When republishing names this way, the guidelines below regarding public and internal interfaces still apply.

What does this mean in practice? It simply means you should remove these 2 lines: from tkinter import Tk, ttk, Frame, FALSE, Text, Button, \ Scrollbar, Entry, END, INSERT and from tkinter import Frame, Entry, END, INSERT and be content with import tkinter as tk. This way you avoid useless imports you never used, but also you avoid repetition of the imports and, more importantly, in case you need to create a custom class/widget having the same name of one of the tkinter's classes, you will not face names clashes issues.

  1. Choose the right names: while this rule sounds easy to understand, not lot of us respect it even if it is too important for the development process. In my solution below, I renamed several of your variables.
  2. Last but not the least, follow Tkinter best practices.

Improved version

Taking in consideration all what is mentioned through the above sections, I came up with this improved version of your code (which surely can be subject to further improvements):


from tkinter import ttk
import tkinter as tk
from popup import RightClickMenu 

class MyTestApp(tk.Frame):
   def __init__(self, parent):
       self.master = parent
       tk.Frame.__init__(self, self.master)        

   def configure_gui(self):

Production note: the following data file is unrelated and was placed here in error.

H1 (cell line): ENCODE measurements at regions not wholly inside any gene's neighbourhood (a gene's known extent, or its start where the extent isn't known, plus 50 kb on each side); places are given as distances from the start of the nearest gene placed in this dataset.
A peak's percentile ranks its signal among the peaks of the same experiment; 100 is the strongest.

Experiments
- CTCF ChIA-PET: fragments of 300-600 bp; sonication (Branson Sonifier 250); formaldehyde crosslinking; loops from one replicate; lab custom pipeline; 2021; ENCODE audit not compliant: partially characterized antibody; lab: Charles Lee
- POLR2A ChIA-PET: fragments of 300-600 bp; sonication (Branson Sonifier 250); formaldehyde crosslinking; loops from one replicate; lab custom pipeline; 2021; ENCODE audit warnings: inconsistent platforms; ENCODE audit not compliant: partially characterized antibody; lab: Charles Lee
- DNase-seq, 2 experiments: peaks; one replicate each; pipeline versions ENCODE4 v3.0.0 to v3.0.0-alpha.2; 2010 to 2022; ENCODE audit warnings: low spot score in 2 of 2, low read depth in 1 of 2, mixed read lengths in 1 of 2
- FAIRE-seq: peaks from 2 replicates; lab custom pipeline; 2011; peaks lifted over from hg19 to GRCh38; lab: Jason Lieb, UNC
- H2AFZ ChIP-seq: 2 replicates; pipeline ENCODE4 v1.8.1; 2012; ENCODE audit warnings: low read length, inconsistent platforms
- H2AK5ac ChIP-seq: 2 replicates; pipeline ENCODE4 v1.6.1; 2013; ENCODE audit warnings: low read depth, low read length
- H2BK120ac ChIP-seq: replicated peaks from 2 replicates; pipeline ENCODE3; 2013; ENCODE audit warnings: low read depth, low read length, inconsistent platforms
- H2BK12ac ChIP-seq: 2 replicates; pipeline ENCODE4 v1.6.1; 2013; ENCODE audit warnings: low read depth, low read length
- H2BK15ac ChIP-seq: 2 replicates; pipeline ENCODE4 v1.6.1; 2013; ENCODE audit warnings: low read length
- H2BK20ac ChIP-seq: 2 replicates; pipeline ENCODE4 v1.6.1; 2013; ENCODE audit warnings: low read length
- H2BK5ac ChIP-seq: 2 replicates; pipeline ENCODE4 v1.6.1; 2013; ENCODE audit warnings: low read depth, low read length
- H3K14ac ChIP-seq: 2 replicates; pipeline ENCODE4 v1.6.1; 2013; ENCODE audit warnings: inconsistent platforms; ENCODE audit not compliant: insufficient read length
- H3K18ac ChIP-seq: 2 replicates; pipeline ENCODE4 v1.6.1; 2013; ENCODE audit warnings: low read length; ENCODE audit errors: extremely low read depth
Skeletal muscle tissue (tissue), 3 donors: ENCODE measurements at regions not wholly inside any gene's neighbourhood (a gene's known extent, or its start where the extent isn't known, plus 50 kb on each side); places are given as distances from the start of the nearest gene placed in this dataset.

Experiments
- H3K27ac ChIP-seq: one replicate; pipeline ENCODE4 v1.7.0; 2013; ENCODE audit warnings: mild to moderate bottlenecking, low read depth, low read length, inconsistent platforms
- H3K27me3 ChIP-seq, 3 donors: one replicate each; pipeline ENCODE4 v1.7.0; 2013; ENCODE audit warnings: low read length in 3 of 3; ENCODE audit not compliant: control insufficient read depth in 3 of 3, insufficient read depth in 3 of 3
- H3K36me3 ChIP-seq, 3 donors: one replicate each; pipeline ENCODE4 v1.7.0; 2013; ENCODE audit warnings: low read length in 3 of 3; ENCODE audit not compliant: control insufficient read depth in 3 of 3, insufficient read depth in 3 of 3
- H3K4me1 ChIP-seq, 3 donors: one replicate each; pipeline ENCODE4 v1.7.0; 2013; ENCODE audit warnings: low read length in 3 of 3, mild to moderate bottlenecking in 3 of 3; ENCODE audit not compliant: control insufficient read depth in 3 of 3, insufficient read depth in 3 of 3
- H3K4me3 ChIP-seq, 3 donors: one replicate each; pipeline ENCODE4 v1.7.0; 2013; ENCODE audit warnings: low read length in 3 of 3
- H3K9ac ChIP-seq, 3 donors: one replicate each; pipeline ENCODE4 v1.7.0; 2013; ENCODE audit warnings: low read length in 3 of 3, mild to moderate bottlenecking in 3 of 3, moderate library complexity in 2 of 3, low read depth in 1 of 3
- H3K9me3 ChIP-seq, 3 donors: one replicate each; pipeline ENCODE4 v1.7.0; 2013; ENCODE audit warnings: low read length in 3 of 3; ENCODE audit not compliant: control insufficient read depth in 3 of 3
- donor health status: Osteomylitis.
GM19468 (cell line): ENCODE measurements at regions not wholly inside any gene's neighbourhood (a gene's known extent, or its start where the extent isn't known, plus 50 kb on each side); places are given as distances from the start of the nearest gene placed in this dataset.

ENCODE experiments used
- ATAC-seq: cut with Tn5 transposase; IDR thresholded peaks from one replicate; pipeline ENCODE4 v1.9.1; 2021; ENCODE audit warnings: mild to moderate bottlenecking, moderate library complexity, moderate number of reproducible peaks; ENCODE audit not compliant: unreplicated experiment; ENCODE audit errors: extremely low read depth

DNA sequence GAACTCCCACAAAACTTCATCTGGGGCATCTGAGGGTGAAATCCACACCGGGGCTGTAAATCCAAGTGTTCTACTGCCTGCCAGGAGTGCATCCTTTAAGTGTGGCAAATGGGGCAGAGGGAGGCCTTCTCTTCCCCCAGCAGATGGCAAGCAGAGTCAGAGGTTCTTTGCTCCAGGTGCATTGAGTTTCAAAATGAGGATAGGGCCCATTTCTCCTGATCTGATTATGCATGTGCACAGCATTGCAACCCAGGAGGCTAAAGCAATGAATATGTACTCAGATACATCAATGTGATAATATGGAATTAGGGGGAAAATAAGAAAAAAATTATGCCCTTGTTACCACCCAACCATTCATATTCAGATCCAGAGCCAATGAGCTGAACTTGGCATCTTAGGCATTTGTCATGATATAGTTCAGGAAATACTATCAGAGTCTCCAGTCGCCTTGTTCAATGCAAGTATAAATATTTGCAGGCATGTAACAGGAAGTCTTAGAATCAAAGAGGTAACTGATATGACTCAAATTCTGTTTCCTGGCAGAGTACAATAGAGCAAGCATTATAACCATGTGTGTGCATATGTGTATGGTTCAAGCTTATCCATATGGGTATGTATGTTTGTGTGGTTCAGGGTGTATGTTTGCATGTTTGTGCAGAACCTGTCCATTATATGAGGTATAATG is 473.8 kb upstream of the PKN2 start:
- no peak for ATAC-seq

self.master.title('MY Test App')

   def create_widgets(self):

   def create_text_area(self):
       self.text_area = tk.Text(self.master, borderwidth=2, relief='sunken')
       self.text_area.config(height=30, width=80)
       self.text_area.grid(row=0, column=0, sticky="new")

   def create_exit_button(self):
       self.exit_btn = ttk.Button(self.master, text='Exit', command=self.exit_application)
       self.exit_btn.grid(row=1, column=0, sticky='W', pady=15)

   def bind_right_click_menu_to_typing_area(self):
       self.popup = RightClickMenu(self.master, self.text_area)        
       self.text_area.bind("<Button-3>", self.popup.popup_text)

   def exit_application(self):

def main():
   root = tk.Tk()

if __name__ == '__main__':


import tkinter as tk

class RightClickMenu(tk.Frame):   
   def __init__(self, parent, text_area):
       self.master = parent
       tk.Frame.__init__(self, self.master)  
       self.text_area = text_area

   def create_widgets(self):

   def create_right_click_menu(self):
       self.right_click_menu = tk.Menu(self.master, tearoff=0, relief='sunken')
       self.right_click_menu.add_command(label="Copy", command=self.copy_text)
       self.right_click_menu.add_command(label="Paste", command=self.paste_text)
       self.right_click_menu.add_command(label="Clear", command=self.clear_text)

   def popup_text(self, event):
       self.right_click_menu.post(event.x_root, event.y_root)

   def copy_text(self):
       if self.text_area.tag_ranges("sel"):
           text = self.text_area.get("sel.first", "sel.last")

   def paste_text(self):
       self.text_area.insert(tk.INSERT, self.clipboard_get())

   def clear_text(self):
       self.text_area.delete(1.0, tk.END)
| improve this answer | |
  • \$\begingroup\$ from ... import ... is not strictly a wildcard import and is acceptable. \$\endgroup\$ – Daniel Nov 1 '17 at 18:18
  • \$\begingroup\$ Thanks so much @Billal BEGUERADJ, for taking the time to respond in detail. This will help me greatly. \$\endgroup\$ – Peter Ackermann Nov 2 '17 at 18:20
  • \$\begingroup\$ You are welcome. If later you encounter something unclear in my answer, feel free to ask for clarifications @PeterAckermann \$\endgroup\$ – Billal Begueradj Nov 2 '17 at 18:22